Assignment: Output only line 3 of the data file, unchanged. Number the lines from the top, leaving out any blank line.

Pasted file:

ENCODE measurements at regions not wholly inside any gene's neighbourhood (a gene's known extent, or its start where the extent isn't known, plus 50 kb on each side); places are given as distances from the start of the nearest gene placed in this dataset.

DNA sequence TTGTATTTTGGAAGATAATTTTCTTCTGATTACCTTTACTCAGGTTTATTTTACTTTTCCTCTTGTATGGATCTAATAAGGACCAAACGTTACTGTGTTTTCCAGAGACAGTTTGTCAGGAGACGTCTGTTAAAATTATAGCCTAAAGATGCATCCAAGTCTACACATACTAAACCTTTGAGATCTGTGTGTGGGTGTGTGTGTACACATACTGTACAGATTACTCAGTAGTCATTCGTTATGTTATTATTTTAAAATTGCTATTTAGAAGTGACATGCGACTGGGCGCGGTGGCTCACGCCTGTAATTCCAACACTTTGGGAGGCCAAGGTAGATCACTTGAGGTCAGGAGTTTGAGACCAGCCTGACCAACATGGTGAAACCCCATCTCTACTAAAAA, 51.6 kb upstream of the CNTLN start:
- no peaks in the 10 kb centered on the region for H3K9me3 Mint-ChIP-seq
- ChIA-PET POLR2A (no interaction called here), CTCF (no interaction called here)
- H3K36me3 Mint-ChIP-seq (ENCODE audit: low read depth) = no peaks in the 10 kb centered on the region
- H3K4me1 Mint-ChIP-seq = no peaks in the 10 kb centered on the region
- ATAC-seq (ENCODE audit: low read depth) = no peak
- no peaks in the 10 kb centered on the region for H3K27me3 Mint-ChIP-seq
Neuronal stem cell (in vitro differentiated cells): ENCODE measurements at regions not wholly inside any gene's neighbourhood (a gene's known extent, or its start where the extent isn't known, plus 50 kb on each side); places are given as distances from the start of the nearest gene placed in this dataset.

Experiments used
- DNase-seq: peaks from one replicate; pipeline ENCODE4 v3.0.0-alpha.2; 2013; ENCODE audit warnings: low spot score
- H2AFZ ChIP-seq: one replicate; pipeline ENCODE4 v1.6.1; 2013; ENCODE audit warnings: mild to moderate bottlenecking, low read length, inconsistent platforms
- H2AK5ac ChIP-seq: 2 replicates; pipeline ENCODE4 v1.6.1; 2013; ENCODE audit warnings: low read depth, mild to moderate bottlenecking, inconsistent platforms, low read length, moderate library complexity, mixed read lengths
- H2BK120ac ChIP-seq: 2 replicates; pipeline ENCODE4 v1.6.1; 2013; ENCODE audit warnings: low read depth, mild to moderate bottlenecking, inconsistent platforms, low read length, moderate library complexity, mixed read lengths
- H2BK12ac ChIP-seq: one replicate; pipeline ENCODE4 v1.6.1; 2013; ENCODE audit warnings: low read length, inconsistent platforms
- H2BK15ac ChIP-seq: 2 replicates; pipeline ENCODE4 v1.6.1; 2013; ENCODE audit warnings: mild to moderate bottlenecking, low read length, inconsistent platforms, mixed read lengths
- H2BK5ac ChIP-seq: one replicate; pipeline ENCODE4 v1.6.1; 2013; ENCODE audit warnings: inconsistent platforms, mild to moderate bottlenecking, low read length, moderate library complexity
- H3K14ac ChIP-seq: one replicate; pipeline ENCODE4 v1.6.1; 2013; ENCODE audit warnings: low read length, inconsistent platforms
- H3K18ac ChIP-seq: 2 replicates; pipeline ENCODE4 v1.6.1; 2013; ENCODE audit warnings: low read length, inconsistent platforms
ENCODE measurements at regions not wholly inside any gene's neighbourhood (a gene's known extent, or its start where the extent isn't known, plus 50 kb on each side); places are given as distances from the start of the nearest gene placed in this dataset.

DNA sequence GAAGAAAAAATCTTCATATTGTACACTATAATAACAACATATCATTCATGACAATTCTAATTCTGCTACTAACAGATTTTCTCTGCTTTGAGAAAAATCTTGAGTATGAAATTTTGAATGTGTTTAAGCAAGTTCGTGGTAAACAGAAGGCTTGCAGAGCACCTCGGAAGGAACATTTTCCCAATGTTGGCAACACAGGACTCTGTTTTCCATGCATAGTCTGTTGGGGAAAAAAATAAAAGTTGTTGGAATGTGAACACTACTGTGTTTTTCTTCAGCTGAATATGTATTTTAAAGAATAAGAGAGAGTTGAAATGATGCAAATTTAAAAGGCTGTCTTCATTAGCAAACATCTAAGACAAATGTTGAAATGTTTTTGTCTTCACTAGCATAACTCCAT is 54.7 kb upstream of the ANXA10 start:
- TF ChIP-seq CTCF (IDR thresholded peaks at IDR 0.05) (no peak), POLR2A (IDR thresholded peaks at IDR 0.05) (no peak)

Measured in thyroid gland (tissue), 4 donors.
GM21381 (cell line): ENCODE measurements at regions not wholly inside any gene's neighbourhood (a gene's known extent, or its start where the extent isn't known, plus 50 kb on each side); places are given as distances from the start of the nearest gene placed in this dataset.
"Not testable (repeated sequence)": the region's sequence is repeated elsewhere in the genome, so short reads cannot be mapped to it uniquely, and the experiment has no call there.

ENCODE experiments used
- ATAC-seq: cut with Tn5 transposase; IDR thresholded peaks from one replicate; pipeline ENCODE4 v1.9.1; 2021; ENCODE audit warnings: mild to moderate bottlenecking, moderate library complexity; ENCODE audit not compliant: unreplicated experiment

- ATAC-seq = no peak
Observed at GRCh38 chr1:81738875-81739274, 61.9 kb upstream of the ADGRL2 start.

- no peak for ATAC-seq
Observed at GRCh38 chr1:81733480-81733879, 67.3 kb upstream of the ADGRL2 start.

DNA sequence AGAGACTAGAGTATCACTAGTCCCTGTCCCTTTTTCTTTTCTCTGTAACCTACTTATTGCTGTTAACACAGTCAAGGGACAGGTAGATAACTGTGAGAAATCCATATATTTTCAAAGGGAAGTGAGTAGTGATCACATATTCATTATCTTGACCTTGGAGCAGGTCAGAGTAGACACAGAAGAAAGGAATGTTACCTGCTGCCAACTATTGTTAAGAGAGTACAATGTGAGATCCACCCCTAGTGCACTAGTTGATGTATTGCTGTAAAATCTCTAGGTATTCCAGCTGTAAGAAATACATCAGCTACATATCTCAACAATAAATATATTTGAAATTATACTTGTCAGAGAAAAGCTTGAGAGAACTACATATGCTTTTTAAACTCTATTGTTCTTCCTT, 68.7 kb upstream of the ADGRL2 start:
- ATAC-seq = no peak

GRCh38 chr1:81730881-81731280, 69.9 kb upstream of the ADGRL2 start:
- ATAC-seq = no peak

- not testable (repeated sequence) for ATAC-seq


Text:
- no peaks in the 10 kb centered on the region for H3K9me3 Mint-ChIP-seq